Monocultures slowly change the way we think and act – in terms of our work, our relationships with others and with the natural world; in terms of our community, our physical and spiritual health, our education, and our creativity. They become the sole fabric with which we weave meaning into our lives, to the exclusion of any other possible meaning.

For example:

Yesterday I was looking at the catalog of a nearby college. I couldn’t believe the courses they were offering. How to use a computer. How to make a good investment. How to get a good job. How to, how to. There was hardly one course to make the inner man grow. If you suggest that a course in ancient history may play a role in a person’s growth, they laugh at you. What relevance does it have to our life today?  — says 93-year-old Sophie Mumford in 1995, interviewed by Studs Terkel

In our extremely individualistic society we have come to see isolation and loneliness as akin to ‘the human condition,’ instead of as by-products of a certain kind of social arrangement. —Robert Solomon

But of course the problem is, as with the monocultures of the past (religion and superstition, for example, in the dark middle ages, and the monoculture of science and machines that followed it), the story of economic values and assumptions isn’t the whole story of what it means to be human. It may be one story, but it isn’t the only story. By closing ourselves to everything else that makes life vibrant and diverse and worth living, by choosing only one meaning for human existence, we end up paying a heavy existential price.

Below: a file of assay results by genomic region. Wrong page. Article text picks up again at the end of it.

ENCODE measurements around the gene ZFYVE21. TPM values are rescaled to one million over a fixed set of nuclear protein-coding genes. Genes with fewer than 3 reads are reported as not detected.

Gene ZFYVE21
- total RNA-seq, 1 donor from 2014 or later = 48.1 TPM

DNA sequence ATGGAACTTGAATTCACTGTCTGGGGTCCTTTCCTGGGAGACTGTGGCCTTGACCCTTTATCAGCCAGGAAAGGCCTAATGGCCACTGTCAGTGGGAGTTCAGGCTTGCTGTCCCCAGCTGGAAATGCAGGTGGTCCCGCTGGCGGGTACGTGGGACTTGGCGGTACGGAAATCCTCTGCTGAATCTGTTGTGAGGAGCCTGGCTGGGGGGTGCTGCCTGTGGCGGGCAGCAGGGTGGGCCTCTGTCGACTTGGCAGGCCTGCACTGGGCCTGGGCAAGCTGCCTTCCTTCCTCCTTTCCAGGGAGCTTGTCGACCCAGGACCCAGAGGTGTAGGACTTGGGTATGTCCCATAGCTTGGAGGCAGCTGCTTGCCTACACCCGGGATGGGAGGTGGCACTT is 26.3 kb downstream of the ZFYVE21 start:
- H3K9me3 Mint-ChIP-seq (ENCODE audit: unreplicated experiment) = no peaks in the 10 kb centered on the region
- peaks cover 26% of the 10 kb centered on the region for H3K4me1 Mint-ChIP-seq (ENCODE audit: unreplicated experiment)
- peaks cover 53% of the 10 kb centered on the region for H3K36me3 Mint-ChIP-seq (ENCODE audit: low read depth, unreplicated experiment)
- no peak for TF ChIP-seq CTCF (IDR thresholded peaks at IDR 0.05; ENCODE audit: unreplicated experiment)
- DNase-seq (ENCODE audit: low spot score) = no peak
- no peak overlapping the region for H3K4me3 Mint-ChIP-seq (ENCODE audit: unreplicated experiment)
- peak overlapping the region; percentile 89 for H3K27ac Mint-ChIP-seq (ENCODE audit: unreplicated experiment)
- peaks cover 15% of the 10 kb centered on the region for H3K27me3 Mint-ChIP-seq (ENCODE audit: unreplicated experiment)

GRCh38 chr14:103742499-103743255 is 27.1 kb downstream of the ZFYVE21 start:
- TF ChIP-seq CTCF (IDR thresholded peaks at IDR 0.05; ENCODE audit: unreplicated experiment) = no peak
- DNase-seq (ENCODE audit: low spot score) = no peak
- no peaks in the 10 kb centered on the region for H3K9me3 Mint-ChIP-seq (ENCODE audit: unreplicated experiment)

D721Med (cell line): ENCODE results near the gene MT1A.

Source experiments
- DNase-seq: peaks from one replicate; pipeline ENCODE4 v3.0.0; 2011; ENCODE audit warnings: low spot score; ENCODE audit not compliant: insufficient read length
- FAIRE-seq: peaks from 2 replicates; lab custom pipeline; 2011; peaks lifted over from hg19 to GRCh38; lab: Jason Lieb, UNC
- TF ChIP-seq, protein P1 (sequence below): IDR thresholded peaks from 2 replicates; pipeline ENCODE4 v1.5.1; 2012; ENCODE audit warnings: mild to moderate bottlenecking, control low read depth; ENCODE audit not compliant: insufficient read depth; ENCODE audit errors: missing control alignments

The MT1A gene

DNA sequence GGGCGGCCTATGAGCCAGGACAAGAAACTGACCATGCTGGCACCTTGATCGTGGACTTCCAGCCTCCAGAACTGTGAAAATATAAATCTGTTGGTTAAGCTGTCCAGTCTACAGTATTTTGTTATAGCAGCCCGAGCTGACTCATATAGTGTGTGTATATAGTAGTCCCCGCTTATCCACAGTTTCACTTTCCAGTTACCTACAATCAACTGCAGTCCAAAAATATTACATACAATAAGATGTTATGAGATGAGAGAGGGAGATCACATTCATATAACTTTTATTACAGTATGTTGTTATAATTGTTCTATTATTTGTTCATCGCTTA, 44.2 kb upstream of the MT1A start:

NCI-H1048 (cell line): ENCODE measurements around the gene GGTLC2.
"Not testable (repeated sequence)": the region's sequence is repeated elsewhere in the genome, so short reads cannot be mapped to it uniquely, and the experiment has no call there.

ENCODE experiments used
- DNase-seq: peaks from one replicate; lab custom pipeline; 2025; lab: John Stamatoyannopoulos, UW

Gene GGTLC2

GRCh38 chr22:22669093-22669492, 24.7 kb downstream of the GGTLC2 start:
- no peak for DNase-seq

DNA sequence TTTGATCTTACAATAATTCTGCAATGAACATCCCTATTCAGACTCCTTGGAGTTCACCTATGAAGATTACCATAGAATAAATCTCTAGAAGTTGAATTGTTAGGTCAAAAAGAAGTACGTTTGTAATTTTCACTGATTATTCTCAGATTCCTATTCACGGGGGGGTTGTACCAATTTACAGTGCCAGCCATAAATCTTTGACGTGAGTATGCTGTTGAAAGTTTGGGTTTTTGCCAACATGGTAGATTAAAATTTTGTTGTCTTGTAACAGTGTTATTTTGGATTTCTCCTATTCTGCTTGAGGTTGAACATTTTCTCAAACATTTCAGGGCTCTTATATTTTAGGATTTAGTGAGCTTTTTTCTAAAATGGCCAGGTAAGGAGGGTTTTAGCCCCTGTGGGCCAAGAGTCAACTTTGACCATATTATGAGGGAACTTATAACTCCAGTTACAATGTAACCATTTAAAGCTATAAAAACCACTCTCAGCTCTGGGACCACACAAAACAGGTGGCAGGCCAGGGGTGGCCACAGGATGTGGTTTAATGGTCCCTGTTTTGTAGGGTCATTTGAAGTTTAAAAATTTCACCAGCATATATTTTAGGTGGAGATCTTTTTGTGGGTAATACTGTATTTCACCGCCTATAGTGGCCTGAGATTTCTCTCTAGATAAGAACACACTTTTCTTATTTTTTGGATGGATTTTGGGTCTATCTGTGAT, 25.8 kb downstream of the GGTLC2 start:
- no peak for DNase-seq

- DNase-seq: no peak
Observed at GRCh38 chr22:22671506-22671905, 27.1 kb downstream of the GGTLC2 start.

You can transcend monocultures – and you see people around you doing this all the time, some without even realizing it. Part of this is knowing that you’re in a monoculture and are living a life that isn’t authentic to you. Once you know what the monoculture constitutes, you can decide whether it serves a useful purpose in your life, or whether you want to transcend it and live in a wider spectrum of human values instead. It doesn’t mean dropping out of society or isolating yourself from the world or starting a counter-cultural movement. It means to live your life with dignity, and free from manipulation.

As you begin to live aligned with your deepest values instead of solely economic ones, your actions from day to day will in time be  marked by a high degree of inner freedom. The independent life can take almost any form, and can encompass whatever it is you do, wherever you are, in whatever sphere of activity you already happen to be in. You can live alongside the monoculture and create parallel structures that allow you to experience the breadth and depth of human values and build on what resonates with you as an individual.

Go out in the woods, go out. If you don’t go out in the woods, nothing will ever happen and your life will never begin. —Clarissa Pinkola Estes

Digital Advertising: An Information Scientist’s Perspective